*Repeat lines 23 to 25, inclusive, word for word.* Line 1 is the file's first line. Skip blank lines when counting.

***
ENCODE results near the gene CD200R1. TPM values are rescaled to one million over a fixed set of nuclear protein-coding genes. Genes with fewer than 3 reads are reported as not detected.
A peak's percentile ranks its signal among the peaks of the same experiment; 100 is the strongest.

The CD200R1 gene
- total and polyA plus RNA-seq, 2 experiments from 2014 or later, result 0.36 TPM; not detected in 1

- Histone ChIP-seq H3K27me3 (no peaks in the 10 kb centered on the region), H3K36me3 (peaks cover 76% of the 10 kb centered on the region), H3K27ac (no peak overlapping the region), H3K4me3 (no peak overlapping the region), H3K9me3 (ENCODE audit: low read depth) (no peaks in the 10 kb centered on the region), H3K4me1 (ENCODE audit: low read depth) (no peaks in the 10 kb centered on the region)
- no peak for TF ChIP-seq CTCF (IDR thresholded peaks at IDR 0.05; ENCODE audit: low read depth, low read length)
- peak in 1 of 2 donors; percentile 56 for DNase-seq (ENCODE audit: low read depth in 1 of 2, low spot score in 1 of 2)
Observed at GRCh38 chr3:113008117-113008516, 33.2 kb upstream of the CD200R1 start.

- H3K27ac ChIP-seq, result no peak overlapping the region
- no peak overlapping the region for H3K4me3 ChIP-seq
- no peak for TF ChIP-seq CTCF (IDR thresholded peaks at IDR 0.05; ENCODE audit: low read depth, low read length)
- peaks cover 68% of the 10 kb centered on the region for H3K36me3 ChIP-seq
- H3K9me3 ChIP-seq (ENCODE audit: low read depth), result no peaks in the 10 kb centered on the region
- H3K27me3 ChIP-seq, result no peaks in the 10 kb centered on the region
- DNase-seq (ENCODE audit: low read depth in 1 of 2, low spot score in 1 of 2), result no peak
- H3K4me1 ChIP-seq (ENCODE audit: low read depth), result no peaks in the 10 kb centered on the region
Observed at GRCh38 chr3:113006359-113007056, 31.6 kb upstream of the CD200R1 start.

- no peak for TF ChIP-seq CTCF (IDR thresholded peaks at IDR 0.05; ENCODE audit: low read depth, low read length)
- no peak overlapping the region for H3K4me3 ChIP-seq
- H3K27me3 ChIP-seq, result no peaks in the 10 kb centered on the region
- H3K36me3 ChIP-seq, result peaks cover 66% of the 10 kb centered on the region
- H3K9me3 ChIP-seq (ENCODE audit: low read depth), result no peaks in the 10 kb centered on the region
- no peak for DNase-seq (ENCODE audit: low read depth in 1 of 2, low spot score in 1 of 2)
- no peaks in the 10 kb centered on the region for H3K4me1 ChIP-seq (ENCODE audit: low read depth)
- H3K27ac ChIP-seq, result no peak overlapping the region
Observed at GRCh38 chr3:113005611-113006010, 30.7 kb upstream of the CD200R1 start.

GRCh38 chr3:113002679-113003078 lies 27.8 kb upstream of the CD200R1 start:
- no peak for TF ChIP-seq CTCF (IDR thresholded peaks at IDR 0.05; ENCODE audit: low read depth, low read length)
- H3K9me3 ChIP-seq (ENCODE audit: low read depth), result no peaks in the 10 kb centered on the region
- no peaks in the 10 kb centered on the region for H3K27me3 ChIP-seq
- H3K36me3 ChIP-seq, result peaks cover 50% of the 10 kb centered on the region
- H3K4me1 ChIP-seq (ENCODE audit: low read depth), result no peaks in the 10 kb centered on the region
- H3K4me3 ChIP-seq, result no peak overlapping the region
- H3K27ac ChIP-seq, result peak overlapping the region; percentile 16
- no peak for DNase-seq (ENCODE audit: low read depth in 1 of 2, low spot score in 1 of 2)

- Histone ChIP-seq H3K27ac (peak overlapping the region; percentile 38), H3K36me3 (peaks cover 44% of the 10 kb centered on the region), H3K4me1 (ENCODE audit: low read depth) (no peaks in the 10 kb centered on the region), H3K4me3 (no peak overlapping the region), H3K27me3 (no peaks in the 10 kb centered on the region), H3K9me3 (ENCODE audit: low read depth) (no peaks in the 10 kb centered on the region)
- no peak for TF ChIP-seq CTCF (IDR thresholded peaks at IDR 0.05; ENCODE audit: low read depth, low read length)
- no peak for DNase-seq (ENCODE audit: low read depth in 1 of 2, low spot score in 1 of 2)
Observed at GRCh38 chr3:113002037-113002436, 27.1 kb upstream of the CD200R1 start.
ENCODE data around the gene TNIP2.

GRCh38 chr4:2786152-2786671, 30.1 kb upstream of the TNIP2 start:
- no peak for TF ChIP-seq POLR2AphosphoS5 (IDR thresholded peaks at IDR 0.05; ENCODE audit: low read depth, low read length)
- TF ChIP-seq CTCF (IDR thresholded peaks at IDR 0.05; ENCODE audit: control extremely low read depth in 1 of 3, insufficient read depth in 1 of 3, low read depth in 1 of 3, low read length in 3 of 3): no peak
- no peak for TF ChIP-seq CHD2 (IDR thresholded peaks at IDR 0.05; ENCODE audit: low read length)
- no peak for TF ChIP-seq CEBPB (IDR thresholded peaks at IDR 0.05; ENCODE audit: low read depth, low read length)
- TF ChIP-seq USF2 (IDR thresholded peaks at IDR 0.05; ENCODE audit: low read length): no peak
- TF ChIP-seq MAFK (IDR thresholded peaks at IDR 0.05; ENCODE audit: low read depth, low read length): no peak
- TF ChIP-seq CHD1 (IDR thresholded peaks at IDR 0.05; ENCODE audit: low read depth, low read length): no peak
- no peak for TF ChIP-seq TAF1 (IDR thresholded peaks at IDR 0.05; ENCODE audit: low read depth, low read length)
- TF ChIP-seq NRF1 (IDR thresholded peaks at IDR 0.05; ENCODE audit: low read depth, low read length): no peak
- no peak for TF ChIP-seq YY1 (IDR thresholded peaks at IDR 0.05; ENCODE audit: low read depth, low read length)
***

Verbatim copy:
- no peak for DNase-seq (ENCODE audit: low read depth in 1 of 2, low spot score in 1 of 2)
- no peaks in the 10 kb centered on the region for H3K4me1 ChIP-seq (ENCODE audit: low read depth)
- H3K27ac ChIP-seq, result no peak overlapping the region